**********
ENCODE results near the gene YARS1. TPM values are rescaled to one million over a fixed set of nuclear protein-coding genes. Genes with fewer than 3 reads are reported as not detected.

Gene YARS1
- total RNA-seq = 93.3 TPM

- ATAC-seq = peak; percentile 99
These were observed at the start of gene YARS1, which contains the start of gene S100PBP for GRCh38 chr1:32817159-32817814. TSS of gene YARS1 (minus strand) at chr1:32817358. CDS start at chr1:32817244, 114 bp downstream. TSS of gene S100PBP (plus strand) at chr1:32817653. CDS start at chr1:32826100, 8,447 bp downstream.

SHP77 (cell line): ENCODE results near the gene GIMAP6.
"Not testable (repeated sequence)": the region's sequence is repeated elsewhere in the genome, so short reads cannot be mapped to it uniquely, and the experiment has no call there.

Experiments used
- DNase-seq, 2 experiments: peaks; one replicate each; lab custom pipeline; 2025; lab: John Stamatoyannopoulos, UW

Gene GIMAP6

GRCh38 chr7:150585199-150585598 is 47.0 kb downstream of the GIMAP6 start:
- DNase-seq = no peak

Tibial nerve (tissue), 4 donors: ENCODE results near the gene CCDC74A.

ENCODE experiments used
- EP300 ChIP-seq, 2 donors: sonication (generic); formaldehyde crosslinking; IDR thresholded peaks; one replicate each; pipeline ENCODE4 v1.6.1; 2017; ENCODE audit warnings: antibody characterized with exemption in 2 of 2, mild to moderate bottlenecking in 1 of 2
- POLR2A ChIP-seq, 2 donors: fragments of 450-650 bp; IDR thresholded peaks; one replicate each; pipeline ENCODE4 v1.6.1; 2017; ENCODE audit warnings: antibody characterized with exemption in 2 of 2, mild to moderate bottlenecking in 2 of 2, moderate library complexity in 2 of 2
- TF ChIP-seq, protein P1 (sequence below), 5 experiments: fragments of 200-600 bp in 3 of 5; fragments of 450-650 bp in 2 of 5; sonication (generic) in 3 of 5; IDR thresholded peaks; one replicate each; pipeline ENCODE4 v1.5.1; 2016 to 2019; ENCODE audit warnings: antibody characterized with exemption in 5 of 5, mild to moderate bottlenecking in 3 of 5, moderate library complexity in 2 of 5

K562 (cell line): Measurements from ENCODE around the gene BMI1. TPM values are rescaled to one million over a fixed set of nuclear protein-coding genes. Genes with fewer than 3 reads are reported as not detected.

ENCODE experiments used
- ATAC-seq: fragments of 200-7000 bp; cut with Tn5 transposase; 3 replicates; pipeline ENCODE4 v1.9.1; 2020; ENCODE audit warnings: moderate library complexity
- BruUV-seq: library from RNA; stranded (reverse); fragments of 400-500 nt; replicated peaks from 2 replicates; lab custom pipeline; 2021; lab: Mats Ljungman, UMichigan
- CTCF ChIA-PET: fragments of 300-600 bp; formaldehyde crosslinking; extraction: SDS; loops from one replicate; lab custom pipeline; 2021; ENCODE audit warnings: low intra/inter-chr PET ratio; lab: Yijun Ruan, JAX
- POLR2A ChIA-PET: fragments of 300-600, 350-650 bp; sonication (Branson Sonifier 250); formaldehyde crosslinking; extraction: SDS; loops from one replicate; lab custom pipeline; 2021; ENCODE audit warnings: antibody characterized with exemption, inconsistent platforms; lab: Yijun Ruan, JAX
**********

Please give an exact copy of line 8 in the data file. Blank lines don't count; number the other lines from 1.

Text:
Experiments used